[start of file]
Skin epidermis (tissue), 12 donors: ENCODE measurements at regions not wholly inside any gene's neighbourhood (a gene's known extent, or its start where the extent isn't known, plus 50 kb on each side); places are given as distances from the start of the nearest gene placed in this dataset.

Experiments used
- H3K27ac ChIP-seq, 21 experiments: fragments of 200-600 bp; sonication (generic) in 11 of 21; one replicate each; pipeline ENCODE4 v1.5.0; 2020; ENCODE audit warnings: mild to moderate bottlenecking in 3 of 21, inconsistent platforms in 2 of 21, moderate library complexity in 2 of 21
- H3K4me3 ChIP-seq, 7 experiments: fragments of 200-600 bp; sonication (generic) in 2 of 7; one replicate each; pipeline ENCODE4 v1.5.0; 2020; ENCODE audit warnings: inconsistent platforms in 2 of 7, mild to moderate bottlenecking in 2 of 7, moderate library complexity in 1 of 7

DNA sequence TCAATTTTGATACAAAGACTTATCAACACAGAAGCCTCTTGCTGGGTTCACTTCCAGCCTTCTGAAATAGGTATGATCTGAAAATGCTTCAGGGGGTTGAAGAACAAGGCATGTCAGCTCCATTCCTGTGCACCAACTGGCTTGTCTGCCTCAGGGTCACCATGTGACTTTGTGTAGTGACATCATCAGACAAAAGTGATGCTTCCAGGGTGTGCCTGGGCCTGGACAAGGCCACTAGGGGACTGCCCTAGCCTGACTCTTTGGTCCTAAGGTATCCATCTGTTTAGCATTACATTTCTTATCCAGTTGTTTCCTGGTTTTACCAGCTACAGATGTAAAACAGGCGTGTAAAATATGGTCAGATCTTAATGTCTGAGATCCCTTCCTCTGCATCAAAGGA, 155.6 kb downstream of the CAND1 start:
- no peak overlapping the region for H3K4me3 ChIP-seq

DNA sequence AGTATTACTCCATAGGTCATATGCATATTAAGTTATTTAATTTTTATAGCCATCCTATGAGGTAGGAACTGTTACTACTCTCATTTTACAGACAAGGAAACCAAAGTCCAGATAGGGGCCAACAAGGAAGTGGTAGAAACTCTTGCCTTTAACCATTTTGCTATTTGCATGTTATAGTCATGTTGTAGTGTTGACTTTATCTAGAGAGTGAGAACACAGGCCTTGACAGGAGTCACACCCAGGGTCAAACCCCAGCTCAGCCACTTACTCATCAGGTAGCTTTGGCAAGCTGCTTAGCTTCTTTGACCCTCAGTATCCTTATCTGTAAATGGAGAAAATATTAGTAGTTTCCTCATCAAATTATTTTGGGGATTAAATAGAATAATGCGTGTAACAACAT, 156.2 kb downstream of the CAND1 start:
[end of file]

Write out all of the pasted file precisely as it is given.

Skin epidermis (tissue), 12 donors: ENCODE measurements at regions not wholly inside any gene's neighbourhood (a gene's known extent, or its start where the extent isn't known, plus 50 kb on each side); places are given as distances from the start of the nearest gene placed in this dataset.

Experiments used
- H3K27ac ChIP-seq, 21 experiments: fragments of 200-600 bp; sonication (generic) in 11 of 21; one replicate each; pipeline ENCODE4 v1.5.0; 2020; ENCODE audit warnings: mild to moderate bottlenecking in 3 of 21, inconsistent platforms in 2 of 21, moderate library complexity in 2 of 21
- H3K4me3 ChIP-seq, 7 experiments: fragments of 200-600 bp; sonication (generic) in 2 of 7; one replicate each; pipeline ENCODE4 v1.5.0; 2020; ENCODE audit warnings: inconsistent platforms in 2 of 7, mild to moderate bottlenecking in 2 of 7, moderate library complexity in 1 of 7

DNA sequence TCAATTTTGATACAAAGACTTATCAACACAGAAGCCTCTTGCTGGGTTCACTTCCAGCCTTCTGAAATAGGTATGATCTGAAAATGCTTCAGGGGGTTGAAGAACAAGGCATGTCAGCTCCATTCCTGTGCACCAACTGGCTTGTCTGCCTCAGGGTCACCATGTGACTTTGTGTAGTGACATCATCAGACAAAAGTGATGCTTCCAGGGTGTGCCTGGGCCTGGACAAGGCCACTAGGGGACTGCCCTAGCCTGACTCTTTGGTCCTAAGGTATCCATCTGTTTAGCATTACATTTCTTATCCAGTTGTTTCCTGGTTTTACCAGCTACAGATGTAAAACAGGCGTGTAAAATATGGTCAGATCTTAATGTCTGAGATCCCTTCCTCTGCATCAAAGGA, 155.6 kb downstream of the CAND1 start:
- no peak overlapping the region for H3K4me3 ChIP-seq

DNA sequence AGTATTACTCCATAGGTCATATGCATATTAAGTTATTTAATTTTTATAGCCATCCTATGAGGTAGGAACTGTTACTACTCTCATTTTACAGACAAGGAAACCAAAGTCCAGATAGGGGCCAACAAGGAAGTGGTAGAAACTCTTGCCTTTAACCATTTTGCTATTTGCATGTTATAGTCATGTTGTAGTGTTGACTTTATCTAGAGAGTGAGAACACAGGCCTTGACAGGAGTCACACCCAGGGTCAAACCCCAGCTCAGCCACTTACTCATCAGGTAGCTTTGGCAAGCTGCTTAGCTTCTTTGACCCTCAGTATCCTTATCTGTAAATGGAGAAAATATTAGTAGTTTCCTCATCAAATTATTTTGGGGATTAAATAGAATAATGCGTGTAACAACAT, 156.2 kb downstream of the CAND1 start: